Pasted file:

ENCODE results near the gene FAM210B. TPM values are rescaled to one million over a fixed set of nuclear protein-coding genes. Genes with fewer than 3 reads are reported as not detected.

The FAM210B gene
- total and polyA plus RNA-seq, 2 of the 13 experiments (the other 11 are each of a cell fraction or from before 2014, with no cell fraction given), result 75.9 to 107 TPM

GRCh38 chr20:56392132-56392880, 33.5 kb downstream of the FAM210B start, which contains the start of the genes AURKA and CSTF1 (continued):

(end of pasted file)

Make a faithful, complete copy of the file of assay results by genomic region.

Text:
ENCODE results near the gene FAM210B. TPM values are rescaled to one million over a fixed set of nuclear protein-coding genes. Genes with fewer than 3 reads are reported as not detected.

The FAM210B gene
- total and polyA plus RNA-seq, 2 of the 13 experiments (the other 11 are each of a cell fraction or from before 2014, with no cell fraction given), result 75.9 to 107 TPM

GRCh38 chr20:56392132-56392880, 33.5 kb downstream of the FAM210B start, which contains the start of the genes AURKA and CSTF1 (continued):